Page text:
Fiat Panda 4x4 review
No other car maker builds a four-wheel-drive supermini, but we’re glad that the Fiat Panda 4x4 goes it alone
The first Fiat Panda 4x4 arrived in 1983, and 6.5 million cars later, there's still no other firm that crams four-wheel drive into a supermini. To compliment the hardware, the Panda 4x4 gets special steel bash plates, black plastic bumpers and wheelarch extensions, raised suspension and an electronic rear differential (EDC), which means you can venture further off road than most current road-biased SUVs. The Panda 4x4 retains the standard supermini’s manoeuvrability, too, and can be had either with a 74bhp 1.3-litre diesel or Fiat’s small but mighty 84bhp 895cc two-cylinder TwinAir turbo petrol engine. For buyers who want the raised ride height and grippy tyres without the added weight and price of the four-wheel drive system, the Panda Trekking model gets the same engines and quirky looks as the 4x4 for around £1,500 less.
Our choice: Panda 4x4 TwinAir
The Fiat Panda is a good-looking supermini, and the 4x4 adds some chunky additions to its cheeky charm. There are chunkier bumpers front and rear, and black plastic side sills which fend off glancing blows from rocks and tree roots. The thick plastic which runs across the doors on all Panda models now features a 4x4 logo, while all cars come with unique 15-inch alloys wrapped in tyres designed for use in mud and snow. There are two special exterior colours - orange and green - and the interior now features an extra button behind the gearlever which activates the EDC. The Trekking version gets black plastic rather than silver skid plates and silver alloy wheels instead of grey. Inside, the the 4x4 uses the same robust trim as the standard Panda, so it gets the 'rounded square' appearance and an easy to use layout. The tall driving position gives the driver an excellent view of the road ahead and the short overhangs make it simple to park.
The previous Panda 4x4 was pretty slow, but that’s been improved with the new car. The diesel engine now boasts 190Nm of torque - up from 145Nm - while the TwinAir petrol also sees torque upped 40 per cent over the previous car. The diesel engine is quite noisy, whether at idle or when you’re getting the car up to speed. Both versions are easy to drive, though, with light steering and plenty of mid-range performance on road or off it. The petrol car has a six-speed manual, with a low first gear for steep inclines, while the diesel has a five-speed manual. The ride height has been raised by 47mm over the standard Panda, which gives good ground clearance and a comfortable ride on tarmac that soaks up large bumps and potholes. The steering is light but direct and offers plenty of feedback, and although there is some body roll through corners, there's enough grip to ensure the Panda 4x4 and Trekking are both just as fun to drive as the standard car.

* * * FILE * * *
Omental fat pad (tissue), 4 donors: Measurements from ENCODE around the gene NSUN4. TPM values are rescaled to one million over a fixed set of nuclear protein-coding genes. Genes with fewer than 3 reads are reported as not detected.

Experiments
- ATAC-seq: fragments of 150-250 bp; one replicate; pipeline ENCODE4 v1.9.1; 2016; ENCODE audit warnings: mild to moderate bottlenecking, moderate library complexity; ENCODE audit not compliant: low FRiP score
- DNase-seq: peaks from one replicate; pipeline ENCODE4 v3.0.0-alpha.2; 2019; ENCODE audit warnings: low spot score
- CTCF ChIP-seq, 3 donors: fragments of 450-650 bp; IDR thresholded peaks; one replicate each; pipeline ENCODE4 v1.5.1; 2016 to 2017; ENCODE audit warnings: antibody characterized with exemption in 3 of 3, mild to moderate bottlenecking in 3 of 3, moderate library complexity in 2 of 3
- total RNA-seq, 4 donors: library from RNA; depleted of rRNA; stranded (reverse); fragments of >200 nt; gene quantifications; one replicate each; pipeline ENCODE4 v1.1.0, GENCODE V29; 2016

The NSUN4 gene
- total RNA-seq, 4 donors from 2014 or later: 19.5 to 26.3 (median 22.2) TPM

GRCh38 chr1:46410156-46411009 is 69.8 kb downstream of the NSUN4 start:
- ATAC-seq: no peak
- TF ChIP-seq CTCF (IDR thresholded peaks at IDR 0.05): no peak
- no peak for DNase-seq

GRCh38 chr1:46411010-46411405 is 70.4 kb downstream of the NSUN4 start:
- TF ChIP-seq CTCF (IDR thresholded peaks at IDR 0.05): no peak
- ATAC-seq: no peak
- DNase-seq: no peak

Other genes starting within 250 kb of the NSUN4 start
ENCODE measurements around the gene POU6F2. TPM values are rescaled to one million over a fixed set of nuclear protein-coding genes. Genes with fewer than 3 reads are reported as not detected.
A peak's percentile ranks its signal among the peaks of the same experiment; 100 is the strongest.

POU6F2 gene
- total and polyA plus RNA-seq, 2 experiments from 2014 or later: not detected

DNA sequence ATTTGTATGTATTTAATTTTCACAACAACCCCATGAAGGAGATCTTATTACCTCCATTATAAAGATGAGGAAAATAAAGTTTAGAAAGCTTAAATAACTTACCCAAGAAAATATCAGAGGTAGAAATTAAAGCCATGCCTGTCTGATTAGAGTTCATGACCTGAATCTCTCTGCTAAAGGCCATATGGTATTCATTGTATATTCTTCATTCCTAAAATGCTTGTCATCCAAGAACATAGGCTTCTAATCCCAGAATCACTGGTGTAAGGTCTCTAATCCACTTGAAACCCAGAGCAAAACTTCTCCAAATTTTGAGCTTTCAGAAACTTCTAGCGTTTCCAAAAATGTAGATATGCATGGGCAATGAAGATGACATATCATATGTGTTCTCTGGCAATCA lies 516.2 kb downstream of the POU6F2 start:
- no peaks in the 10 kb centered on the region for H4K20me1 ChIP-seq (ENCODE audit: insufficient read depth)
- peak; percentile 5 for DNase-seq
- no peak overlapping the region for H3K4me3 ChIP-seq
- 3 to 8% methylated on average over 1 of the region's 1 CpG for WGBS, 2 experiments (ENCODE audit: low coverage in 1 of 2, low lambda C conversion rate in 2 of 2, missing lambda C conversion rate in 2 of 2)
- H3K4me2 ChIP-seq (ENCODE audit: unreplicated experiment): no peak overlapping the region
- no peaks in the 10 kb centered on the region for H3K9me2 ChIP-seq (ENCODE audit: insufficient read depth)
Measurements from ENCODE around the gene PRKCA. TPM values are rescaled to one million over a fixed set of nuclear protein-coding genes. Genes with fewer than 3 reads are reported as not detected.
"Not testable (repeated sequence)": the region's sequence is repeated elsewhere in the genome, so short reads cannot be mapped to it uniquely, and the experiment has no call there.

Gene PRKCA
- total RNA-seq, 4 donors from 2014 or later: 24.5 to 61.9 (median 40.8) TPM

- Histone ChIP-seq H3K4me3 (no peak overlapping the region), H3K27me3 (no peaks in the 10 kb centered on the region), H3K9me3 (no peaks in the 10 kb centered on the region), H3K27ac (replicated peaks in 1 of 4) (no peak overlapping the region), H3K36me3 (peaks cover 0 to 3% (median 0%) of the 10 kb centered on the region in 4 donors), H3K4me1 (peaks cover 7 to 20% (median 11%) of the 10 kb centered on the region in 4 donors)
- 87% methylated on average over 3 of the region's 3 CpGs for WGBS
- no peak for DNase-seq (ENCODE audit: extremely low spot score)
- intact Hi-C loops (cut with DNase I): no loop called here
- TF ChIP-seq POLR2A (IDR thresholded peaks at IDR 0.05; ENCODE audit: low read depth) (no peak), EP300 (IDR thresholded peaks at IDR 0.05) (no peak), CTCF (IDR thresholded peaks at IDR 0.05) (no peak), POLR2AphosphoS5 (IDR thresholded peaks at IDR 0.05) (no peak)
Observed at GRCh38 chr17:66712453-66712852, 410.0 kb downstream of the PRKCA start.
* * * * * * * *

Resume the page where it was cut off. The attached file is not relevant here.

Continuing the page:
The Panda 4x4 hasn’t been crash tested by Euro NCAP, but the standard car managed a four-star score. That's because ESP is an option, although the 4x4 does get it included. The 47mm additional ride height and four-wheel drive should mean you get a better view of the road ahead and avoid trouble before it happens to better effect. The score is higher than the three-star result achieved by the Dacia Duster, too. Although Fiat finished last in the 2012 Driver Power reliability survey, the Panda is built on the same proven underpinnings as the Fiat 500. Fiat claims that the clever centre coupling for the four-wheel drive is maintenance free, too.
All Fiat Pandas have a 225-litre boot, and like the regular Panda supermini, the 4x4 has the option of a 60:40 split folding rear seat back. This means that the rear seats are just as flexible should you need to carry more than two people and a decent amount of luggage. Like the normal Panda, there's lots of storage space around the cabin, including two big glove boxes, two cup-holders, decent door bins and extra storage in the centre console, while the backrest of the front passenger seat folds down, too. There's not a lot of legroom in the back, but the Panda's boxy shape does mean that there's plenty of headroom, even if it can't carry quite as much luggage as the similarly priced Dacia Duster.
Both engines are tiny, and power a small and relatively light car, so fuel efficiency is good. The petrol returns a claimed average of 57.6mpg and emits 114g/km of CO2, while the Multijet diesel manages a claimed 60.1mpg and 125g/km. Go for the front-drive only Trekking model and the claimed figures for the TwinAir climb to over 60mpg and emissions fall to 105g/km. The 4x4 sits at the top of the Panda range, so equipment levels are high, although a split folding back seat and third headrest and seatbelt are still on the options list, while prices are expensive when compared with the larger and more practical Dacia Duster. If four-wheel drive isn’t a total priority, the Panda Trekking is a good alternative. This car boasts the same equipment and looks as the Panda 4x4, but only has front-wheel drive, making it cheaper to buy and even cheaper to run.